Thursday, February 4, 2010 - bankruptcy postponed

Bankruptcy has been postponed.

At the 11th hour, on February 1, 2010, a group of 6 venture capital firms injected a small amount of money ($2 million) into in the form of a bridge loan. The terms of this loan were (as far as has been disclosed) identical to the terms of the $1 million investment from Nigel Morris on November 10th. These loans will convert to common stock when (and if) someone comes along with the next major chunk of money in the form of an equity investment.

This is a small amount of money on the scale of Prosper's operation. If we assume, as I did in the last post, that Prosper continues to burn cash at the same rate they did between the June and September quarterly reports, this new money is sufficient to keep Prosper operating until April 1st 2010 -- a relatively short time from now. Prosper's management will be working hard to find the next investor before this time is up. I wish them well.

To have a chance of growing to a sustainable revenue, Prosper needs an injection of $20 to $50 Million. Given the difficulties the business has had so far, it seems unlikely that this money will appear in chucks larger than $5 or maybe $10 million at a time. Management has lots of work to do.

While we're on the subject of sustainable business, lets look at how Prosper's loan orginations have grown with time. I estimate that Prosper needs $50 Million/month in loan originations to be sustainable. During the first year, volume grew nicely. After that there were a number of problems, including the SEC shutdown in late 2009.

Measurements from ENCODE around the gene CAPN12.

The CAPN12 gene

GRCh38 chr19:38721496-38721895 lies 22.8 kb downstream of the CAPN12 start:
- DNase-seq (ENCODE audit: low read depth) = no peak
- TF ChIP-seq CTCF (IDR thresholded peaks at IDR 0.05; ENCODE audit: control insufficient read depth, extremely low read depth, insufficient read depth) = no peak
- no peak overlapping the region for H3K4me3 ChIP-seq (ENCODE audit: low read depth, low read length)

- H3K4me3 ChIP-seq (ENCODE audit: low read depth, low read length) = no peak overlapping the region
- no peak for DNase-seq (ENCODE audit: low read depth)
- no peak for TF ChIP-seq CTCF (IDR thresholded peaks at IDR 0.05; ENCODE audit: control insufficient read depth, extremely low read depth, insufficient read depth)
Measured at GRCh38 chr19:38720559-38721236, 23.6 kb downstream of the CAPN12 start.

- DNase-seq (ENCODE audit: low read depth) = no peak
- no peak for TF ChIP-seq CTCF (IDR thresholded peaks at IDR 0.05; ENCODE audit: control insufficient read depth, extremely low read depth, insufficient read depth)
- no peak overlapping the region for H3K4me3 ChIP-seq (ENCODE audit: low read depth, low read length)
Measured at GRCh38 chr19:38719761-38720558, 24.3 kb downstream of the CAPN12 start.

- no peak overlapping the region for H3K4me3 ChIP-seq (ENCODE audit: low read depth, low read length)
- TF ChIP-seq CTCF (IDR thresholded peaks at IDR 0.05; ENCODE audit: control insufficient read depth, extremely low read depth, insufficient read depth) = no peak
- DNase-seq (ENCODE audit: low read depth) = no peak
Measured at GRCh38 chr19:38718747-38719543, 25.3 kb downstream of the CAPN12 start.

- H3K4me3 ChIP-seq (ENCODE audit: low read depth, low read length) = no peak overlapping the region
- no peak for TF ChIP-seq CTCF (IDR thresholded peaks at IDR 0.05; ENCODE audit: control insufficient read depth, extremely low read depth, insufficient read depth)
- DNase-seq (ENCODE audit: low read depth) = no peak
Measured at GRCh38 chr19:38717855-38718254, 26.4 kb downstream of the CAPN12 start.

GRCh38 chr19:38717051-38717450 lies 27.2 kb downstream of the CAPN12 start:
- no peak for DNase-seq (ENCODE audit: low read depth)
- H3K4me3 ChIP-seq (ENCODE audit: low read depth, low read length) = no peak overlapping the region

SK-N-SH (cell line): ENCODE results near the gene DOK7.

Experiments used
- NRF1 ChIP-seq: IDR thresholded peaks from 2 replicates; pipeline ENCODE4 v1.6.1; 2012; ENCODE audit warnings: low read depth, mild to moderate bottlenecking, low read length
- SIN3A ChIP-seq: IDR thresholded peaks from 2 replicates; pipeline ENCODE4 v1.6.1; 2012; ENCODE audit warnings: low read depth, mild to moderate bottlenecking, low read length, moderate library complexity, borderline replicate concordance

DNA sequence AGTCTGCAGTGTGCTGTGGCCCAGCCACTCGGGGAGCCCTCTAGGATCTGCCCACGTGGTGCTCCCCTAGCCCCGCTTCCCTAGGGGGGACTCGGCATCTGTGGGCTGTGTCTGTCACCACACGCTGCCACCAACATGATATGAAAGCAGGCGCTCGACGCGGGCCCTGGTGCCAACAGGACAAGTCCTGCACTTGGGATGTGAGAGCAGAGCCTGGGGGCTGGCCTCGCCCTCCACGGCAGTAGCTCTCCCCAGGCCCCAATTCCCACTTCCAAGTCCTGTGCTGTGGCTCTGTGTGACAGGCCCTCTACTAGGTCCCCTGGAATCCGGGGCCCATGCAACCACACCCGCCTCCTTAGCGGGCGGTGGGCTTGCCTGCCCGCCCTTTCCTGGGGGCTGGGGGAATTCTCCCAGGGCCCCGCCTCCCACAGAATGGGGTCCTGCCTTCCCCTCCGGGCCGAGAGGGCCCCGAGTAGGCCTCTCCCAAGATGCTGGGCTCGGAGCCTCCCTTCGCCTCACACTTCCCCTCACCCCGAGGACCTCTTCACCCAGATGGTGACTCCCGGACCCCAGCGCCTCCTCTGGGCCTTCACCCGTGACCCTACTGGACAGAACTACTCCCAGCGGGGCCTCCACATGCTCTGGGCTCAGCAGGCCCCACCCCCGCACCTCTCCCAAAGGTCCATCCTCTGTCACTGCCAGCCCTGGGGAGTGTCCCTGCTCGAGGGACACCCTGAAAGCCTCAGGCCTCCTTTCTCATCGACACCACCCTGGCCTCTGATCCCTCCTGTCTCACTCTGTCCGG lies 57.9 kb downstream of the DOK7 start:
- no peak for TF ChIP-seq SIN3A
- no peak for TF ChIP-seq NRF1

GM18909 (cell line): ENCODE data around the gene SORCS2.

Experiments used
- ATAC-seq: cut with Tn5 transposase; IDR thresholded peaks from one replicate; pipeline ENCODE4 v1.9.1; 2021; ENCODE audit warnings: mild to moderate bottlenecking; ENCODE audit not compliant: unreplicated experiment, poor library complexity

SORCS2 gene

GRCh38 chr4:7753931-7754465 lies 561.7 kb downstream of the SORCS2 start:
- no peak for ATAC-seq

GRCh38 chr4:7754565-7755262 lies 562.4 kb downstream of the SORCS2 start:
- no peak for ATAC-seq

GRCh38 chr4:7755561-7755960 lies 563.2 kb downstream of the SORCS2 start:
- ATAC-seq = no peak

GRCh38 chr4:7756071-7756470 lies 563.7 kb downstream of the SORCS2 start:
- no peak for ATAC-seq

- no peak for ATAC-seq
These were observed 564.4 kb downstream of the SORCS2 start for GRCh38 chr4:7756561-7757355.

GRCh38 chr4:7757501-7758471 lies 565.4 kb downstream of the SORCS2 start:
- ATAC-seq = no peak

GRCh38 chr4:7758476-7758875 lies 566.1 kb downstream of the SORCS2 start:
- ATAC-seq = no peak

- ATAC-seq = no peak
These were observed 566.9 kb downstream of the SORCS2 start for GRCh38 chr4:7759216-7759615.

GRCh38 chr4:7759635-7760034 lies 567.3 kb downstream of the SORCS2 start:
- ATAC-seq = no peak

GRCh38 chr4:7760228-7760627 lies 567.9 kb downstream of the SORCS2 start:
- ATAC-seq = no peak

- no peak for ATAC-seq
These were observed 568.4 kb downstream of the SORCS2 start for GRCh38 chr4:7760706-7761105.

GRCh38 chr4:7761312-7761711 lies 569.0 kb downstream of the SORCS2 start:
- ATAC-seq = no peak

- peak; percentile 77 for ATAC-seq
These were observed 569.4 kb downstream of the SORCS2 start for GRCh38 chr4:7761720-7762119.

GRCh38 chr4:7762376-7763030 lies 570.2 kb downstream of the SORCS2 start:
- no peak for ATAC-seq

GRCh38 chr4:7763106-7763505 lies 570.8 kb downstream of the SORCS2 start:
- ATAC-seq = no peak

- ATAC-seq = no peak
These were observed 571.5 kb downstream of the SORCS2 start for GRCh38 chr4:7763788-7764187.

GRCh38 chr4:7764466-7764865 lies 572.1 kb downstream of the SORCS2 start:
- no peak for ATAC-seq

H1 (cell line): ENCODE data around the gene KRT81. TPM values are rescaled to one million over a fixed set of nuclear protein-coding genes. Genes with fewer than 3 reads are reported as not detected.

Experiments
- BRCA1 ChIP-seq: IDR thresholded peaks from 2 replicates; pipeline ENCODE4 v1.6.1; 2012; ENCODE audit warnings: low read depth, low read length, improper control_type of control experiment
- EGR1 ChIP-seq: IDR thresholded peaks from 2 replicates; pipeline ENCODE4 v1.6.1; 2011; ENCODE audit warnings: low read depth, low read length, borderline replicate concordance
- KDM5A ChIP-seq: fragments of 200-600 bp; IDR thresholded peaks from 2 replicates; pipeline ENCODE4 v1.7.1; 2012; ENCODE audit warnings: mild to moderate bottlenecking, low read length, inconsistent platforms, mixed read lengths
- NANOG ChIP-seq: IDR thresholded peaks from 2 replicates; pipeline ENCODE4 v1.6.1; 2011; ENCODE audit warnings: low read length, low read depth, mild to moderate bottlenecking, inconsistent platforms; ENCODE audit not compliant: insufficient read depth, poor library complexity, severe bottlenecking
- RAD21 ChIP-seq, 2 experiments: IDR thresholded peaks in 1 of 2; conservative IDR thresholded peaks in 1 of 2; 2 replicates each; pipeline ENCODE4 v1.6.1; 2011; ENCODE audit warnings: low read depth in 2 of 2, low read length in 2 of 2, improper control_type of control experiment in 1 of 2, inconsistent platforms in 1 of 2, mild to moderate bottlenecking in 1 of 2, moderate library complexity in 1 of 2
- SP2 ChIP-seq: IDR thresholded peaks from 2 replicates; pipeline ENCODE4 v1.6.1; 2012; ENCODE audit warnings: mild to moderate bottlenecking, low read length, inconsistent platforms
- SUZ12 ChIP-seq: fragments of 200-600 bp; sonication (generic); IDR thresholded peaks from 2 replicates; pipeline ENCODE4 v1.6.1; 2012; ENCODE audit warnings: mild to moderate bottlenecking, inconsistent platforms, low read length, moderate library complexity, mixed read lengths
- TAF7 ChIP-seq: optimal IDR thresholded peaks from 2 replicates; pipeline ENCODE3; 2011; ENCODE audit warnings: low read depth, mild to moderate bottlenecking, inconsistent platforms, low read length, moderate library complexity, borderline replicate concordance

Unfortunately, Prosper's loan volume after the restart have been comparable to those first months of 2006. Momentum died during the shutdown.

During the first two years Prosper's loan volume was driven largely by PR. In other words, you could see that borrowers came to Prosper after reading stories about Prosper in magazines and newspapers. Every time such a story appeared, you would see a spike in listings. PR is great for a new company, but it isn't sustainable. In the early days Prosper also managed to create an incredible buzz from a highly motivated community. That momentum was killed by Prosper's arrogant attitude toward the community.

For prosper the marketing problem is how to attract growing numbers of borrowers in a sustainable way. (Without PR and without a community?) Prosper has some new folks on board to try to sort this out. Now we get to sit back and see if they solve the puzzle.

And of course if the last 3 years have taught us nothing else, they must attract the right kind of borrowers -- those who will pay you back.

Great discussion among P2P lenders is found at .


  1. What will the repercussions of Prosper's bankruptcy be on other P2P lenders, notably Lending Club? Will potential lenders conclude that this business model in general terms is toast, or will they judge each one on its own merits?

  2. Dear veggivet,
    I don't know the answer.

  3. Perhaps Prosper's passing (if such happens) will make a contribution to the industry as a whole by showing what does and what does not work in the general P2P framework...

    Sometimes if you're investing in startups you have to invest in several to get the return, the first few being trailblazers that blaze the trail and develop the model.

    I suspect P2P v2.0 may not be too far over the horizon :)